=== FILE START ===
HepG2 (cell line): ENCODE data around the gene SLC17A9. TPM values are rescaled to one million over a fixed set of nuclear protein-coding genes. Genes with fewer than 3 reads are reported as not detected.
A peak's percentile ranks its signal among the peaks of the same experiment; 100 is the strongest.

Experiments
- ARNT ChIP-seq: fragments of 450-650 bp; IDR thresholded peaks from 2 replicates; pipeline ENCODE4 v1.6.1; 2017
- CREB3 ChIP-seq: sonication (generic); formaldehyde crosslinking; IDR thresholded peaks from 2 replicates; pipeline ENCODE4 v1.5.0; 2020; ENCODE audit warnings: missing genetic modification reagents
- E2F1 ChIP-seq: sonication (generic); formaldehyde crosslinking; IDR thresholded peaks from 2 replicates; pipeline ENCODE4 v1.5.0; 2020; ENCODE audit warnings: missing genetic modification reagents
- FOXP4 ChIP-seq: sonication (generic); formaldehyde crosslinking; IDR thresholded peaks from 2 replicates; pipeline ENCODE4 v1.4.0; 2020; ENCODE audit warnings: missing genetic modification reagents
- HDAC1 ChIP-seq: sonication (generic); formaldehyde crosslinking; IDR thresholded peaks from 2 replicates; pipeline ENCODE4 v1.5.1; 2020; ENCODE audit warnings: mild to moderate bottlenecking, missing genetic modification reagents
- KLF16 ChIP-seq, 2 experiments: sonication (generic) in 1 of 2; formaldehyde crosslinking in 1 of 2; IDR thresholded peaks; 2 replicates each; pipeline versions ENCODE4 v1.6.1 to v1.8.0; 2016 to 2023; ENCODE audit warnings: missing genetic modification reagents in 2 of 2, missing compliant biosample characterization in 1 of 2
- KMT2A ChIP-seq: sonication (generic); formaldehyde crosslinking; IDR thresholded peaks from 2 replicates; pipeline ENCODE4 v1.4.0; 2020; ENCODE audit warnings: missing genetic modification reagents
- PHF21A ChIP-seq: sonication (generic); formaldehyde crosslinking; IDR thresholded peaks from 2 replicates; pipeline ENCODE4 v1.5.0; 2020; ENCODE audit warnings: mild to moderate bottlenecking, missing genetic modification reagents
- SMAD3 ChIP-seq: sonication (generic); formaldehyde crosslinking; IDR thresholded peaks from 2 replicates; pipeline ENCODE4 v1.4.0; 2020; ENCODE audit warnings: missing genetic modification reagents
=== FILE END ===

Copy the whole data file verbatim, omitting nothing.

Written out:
HepG2 (cell line): ENCODE data around the gene SLC17A9. TPM values are rescaled to one million over a fixed set of nuclear protein-coding genes. Genes with fewer than 3 reads are reported as not detected.
A peak's percentile ranks its signal among the peaks of the same experiment; 100 is the strongest.

Experiments
- ARNT ChIP-seq: fragments of 450-650 bp; IDR thresholded peaks from 2 replicates; pipeline ENCODE4 v1.6.1; 2017
- CREB3 ChIP-seq: sonication (generic); formaldehyde crosslinking; IDR thresholded peaks from 2 replicates; pipeline ENCODE4 v1.5.0; 2020; ENCODE audit warnings: missing genetic modification reagents
- E2F1 ChIP-seq: sonication (generic); formaldehyde crosslinking; IDR thresholded peaks from 2 replicates; pipeline ENCODE4 v1.5.0; 2020; ENCODE audit warnings: missing genetic modification reagents
- FOXP4 ChIP-seq: sonication (generic); formaldehyde crosslinking; IDR thresholded peaks from 2 replicates; pipeline ENCODE4 v1.4.0; 2020; ENCODE audit warnings: missing genetic modification reagents
- HDAC1 ChIP-seq: sonication (generic); formaldehyde crosslinking; IDR thresholded peaks from 2 replicates; pipeline ENCODE4 v1.5.1; 2020; ENCODE audit warnings: mild to moderate bottlenecking, missing genetic modification reagents
- KLF16 ChIP-seq, 2 experiments: sonication (generic) in 1 of 2; formaldehyde crosslinking in 1 of 2; IDR thresholded peaks; 2 replicates each; pipeline versions ENCODE4 v1.6.1 to v1.8.0; 2016 to 2023; ENCODE audit warnings: missing genetic modification reagents in 2 of 2, missing compliant biosample characterization in 1 of 2
- KMT2A ChIP-seq: sonication (generic); formaldehyde crosslinking; IDR thresholded peaks from 2 replicates; pipeline ENCODE4 v1.4.0; 2020; ENCODE audit warnings: missing genetic modification reagents
- PHF21A ChIP-seq: sonication (generic); formaldehyde crosslinking; IDR thresholded peaks from 2 replicates; pipeline ENCODE4 v1.5.0; 2020; ENCODE audit warnings: mild to moderate bottlenecking, missing genetic modification reagents
- SMAD3 ChIP-seq: sonication (generic); formaldehyde crosslinking; IDR thresholded peaks from 2 replicates; pipeline ENCODE4 v1.4.0; 2020; ENCODE audit warnings: missing genetic modification reagents